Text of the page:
In any event, the record in this case provides evidence of both a stray voltage measurement in excess of one milliampere and defects in WEPCO's system and distribution. In December 1996, one of the Muths' electrical consultants made measurements that exceeded one milliampere in the Muth barn with all farm power turned off. In addition, Bodman estimated a voltage measurement made in 1994 by one of WEPCO's employees to be in excess of one milliampere.
Other evidence also supported a finding that corroded bcncs and substandard distribution voltage contributed to stray voltage on the Muth farm. Testimony was received from William English, an electrical engineer and retired public utility engineer specialist at the Michigan PSC in charge of stray voltage matters. He testified that the bcnc across the street from the Muth farm was installed in July 1981 in a farm field exposed to fertilizer and manure spread. Evidence indicated that in June 1981, WEPCO had stated in a policy that corrosion of bcncs was a valid concern, and corrosion-prone installation areas, including heavily fertilized farm areas, should be avoided. Evidence also indicated that WEPCO policy provided that the only reasonable alternative was to avoid the use of bcncs in such contaminated areas and use jacketed cable or overhead lines as alternatives.
Evidence indicated that bcncs of the type located in the vicinity of the Muth farm were known to suffer from premature corrosion and deterioration, leading to stray voltage and current problems. Although evidence indicated that the bcnc removed from across the street from the Muth farm was only mildly corroded, English testified that it was highly likely that other bcncs in the vicinity were corroded. In addition, evidence indicated that in response to the discovery of widespread corrosion of bcncs in WEPCO's system in the 1980s, WEPCO discontinued installation of them but did not replace existing ones, instead relying on testing of existing bcncs for corrosion, repairing and replacing corroded bcncs, and protecting existing bcncs from corrosion with cathodic protection.
Evidence at trial indicated that, except for testing the bcnc removed by the Muths' neighbor, WEPCO never tested, repaired, replaced or protected any of the other bcncs in the immediate vicinity of the Muth farm. English testified that as corrosion occurs, the ability of the cable to carry current is reduced, resulting in increased levels of neutral current straying from the cable and entering the earth. English and Bodman testified that bcncs in the vicinity of the Muth farm, including the one removed by the Muths' neighbor, were collectively contributing to the earth currents accessing the Muth farm. This conclusion was corroborated by evidence that milk production dropped and cow deaths rose on the Muth farm in 1999 when current was increased in the bcnc located across the street.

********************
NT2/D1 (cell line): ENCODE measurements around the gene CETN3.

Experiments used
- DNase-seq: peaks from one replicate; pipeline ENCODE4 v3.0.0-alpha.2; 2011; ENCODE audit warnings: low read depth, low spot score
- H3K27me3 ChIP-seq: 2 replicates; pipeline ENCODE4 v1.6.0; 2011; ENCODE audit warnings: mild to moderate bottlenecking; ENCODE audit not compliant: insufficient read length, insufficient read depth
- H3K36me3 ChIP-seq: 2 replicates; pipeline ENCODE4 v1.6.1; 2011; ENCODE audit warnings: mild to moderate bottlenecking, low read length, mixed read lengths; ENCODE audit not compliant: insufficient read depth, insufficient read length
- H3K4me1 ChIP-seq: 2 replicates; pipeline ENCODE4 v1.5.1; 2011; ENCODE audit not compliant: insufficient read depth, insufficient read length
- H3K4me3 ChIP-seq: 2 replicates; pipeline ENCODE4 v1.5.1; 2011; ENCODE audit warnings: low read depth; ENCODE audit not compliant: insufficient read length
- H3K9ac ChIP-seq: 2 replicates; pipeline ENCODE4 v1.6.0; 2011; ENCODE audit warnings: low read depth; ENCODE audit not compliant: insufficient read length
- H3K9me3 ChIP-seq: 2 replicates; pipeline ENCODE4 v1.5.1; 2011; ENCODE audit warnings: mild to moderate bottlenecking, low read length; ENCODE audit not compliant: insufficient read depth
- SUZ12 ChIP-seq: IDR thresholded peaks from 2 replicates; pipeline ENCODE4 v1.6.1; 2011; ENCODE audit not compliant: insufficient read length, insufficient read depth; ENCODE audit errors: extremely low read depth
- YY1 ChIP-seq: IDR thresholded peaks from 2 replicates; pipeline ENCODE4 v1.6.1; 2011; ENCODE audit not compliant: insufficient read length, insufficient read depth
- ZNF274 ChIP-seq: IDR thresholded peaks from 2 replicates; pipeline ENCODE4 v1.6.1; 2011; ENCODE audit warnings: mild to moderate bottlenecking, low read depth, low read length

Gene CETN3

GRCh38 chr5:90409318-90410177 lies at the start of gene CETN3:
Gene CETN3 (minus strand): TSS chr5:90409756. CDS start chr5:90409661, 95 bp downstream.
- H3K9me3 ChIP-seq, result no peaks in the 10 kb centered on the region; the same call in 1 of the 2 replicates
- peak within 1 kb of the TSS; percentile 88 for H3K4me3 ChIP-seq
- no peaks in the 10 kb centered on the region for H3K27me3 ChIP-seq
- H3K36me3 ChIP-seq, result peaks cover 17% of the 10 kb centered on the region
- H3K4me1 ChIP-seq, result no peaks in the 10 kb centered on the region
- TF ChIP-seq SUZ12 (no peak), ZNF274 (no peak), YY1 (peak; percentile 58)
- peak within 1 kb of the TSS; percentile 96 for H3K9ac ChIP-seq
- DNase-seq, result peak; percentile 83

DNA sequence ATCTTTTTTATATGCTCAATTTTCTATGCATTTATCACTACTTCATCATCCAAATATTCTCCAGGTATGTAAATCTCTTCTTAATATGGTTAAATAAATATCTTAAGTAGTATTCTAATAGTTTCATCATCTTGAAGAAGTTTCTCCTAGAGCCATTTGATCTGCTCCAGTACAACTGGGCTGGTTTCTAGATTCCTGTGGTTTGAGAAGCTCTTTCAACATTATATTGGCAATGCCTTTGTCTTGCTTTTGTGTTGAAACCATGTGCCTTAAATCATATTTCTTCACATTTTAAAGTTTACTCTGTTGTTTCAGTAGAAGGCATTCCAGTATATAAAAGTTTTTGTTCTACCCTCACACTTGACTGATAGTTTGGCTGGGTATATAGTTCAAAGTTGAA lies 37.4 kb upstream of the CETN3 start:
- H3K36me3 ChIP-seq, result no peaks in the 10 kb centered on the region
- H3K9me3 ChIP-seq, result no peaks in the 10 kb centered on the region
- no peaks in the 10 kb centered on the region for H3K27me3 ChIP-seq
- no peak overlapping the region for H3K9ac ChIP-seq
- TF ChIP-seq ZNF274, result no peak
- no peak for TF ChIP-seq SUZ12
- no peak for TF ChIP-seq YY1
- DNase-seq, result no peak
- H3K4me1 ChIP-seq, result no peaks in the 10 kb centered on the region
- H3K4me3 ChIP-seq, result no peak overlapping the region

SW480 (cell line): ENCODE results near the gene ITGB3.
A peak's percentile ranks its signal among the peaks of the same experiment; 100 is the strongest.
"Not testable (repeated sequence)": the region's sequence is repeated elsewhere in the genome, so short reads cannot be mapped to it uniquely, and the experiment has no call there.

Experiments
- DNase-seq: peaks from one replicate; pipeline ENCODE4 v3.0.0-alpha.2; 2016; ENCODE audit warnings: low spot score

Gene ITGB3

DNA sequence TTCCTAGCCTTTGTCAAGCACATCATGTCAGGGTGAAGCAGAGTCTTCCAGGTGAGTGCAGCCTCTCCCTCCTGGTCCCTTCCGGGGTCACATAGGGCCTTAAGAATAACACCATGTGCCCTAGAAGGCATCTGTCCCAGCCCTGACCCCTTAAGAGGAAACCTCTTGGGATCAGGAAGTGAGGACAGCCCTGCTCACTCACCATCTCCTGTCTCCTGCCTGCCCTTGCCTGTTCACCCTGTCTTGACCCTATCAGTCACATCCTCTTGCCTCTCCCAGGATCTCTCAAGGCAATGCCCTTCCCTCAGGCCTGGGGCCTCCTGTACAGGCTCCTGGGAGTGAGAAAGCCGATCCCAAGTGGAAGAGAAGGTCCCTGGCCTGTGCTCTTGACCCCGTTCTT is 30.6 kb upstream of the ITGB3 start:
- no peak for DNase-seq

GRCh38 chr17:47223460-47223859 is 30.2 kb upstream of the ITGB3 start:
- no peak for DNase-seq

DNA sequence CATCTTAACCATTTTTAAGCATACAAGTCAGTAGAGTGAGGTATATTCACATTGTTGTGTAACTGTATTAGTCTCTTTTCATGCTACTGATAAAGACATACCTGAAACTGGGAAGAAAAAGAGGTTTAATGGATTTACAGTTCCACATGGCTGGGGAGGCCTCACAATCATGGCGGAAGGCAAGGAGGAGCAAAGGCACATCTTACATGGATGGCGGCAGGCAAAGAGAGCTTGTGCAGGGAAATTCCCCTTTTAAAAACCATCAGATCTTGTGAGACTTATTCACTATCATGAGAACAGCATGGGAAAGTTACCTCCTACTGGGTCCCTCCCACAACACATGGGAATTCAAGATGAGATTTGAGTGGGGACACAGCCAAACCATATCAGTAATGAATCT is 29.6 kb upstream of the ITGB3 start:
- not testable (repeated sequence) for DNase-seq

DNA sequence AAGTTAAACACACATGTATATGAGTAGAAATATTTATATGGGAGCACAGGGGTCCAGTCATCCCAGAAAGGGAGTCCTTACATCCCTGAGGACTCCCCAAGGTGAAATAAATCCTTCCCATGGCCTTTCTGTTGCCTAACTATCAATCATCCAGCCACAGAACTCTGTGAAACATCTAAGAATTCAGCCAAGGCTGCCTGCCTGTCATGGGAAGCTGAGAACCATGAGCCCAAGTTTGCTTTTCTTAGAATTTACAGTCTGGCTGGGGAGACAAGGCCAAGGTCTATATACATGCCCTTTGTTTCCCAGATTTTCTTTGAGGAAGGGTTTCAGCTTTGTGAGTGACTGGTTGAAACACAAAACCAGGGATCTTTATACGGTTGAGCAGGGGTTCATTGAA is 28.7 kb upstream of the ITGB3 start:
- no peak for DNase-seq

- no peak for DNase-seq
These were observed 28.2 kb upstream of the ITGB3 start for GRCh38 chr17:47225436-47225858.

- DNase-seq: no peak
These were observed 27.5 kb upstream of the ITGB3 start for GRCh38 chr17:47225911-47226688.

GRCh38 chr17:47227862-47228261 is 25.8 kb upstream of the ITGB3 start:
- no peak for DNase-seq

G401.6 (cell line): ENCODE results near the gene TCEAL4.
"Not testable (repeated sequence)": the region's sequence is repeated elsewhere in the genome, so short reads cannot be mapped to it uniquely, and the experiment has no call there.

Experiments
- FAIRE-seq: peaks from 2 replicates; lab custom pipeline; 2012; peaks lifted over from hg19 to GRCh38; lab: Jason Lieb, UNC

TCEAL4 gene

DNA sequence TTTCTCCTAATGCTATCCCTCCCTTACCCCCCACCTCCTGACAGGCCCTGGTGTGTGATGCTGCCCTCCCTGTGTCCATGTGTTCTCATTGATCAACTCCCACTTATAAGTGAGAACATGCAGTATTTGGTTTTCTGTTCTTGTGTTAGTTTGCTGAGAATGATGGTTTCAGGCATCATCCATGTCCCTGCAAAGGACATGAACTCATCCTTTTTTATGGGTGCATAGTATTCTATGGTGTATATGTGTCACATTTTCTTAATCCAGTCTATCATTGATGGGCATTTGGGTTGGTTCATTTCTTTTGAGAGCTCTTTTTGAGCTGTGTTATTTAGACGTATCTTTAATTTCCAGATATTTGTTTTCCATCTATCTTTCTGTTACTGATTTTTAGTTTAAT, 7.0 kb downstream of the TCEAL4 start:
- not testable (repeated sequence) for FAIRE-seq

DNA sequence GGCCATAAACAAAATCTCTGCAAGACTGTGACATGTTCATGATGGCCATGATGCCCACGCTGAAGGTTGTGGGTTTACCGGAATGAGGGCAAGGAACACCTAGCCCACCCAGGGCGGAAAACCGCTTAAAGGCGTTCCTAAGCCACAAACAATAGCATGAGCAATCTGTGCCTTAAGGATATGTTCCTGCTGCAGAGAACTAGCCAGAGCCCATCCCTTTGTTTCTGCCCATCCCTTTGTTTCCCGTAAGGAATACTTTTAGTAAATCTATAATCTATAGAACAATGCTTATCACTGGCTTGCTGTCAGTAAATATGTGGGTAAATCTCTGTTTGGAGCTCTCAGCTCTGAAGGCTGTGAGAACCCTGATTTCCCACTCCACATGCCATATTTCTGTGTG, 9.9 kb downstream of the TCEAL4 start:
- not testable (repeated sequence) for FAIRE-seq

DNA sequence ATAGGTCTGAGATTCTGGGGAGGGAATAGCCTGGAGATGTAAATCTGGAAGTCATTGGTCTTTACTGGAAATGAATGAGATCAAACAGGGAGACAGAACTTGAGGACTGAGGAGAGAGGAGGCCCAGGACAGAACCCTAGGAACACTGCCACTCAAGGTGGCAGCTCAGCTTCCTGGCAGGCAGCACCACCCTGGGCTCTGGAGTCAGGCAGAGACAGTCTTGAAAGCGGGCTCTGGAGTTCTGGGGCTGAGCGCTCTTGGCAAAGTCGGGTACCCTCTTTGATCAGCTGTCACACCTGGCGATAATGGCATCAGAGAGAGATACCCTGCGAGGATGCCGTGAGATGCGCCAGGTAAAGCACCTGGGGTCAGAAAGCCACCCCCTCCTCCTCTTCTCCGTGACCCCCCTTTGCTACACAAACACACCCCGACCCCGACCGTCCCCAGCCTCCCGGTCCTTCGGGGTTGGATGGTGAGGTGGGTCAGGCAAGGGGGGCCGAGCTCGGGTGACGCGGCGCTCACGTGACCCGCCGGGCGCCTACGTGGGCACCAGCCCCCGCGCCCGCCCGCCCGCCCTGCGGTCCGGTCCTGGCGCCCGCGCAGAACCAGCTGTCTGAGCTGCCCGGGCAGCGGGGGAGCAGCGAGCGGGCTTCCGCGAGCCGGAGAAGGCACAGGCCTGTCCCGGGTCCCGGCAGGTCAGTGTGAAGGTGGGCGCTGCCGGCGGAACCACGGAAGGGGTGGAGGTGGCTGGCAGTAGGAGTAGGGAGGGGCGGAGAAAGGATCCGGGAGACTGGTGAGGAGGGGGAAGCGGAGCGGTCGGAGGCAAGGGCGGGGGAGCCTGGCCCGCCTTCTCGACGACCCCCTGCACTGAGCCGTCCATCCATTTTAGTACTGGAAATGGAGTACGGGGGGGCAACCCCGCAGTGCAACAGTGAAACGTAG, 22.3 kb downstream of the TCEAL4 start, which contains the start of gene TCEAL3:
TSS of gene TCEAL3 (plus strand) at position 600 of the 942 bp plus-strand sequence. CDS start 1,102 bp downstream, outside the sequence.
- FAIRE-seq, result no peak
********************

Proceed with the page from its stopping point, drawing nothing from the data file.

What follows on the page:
English also testified regarding the impact of the bcnc located across the street on the voltage at the outside waterer on the Muth farm. Testing showed that the voltage dropped by more than ninety percent after the bcnc was disconnected. English testified that this testing and previous testing done in 1999, showed that utility neutral current was coming off the bcnc and going through the Muth farm. Bodman testified that the December 2002 removal of the bcnc and the resulting reduction in voltage variations at the Muth farm contributed to the improvement in the Muth herd after 2002.
Based upon this evidence, the jury could reasonably find that WEPCO failed to exercise ordinary care by failing to follow its own policies regarding installing, testing, and protecting existing bcncs. It could reasonably find that WEPCO negligently failed to follow its policies in regard to the bcncs in the vicinity of the Muth farm and negligently failed to maintain its electrical system and that its negligence was a cause of the Muths' damages. Based upon the numerous complaints from the Muths to WEPCO regarding stray voltage problems, the jury could also conclude that WEPCO had notice of problems with its system and operation.
The evidence also provided other bases for a finding of negligence. Evidence indicated that the WEPCO employee who performed testing at the Muth farm in 1993 and 1994 failed to complete many of the recommended test procedures set forth in WEPCO's written policies for stray voltage investigations, including monitoring the highest point of voltage he found on the Muth farm.
In addition to opining that WEPCO was negligent for failing to mitigate utility neutral current accessing the Muth farm, Bodman and English were also critical of the distribution voltage of the distribution system serving the Muth farm. English testified that the distribution voltage of 4800 volts on WEPCO's system was lower than industry standards. Bodman also indicated that 4800 volts was uncommon and low. Both experts explained that distribution voltage was important because the higher the distribution voltage, the lower the amount of neutral current entering the earth and accessing the Muth farm. Bodman testified that increasing the distribution voltage is generally known to be a method of reducing stray voltage on dairy farms. Both men testified that increasing the distribution voltage on the feeder serving the Muth farm would significantly reduce the levels of stray voltage and earth currents on the Muth farm. Testimony was also presented that such an upgrade was feasible, as were other options for reducing voltages on the farm.
In its brief-in-chief and reply brief, WEPCO discusses at length the evidence in the record which could have supported a jury verdict finding that it was not negligent. However, as previously stated, the Court of Appeals must uphold a jury's verdict if any credible evidence supports it, particularly where it has received the approval of the trial court. Viewing the evidence in the light most favorable to the verdict, the Court of Appeals concluded that the jury could reasonably find that WEPCO was negligent for performing incomplete testing, failing to take corrective measures to reduce stray voltage and ground currents, and operating its distribution system at a voltage below industry standards. Based upon the totality of the evidence, the jury could also reasonably find that WEPCO's negligence was a cause of harm to the herd and damage to the Muths.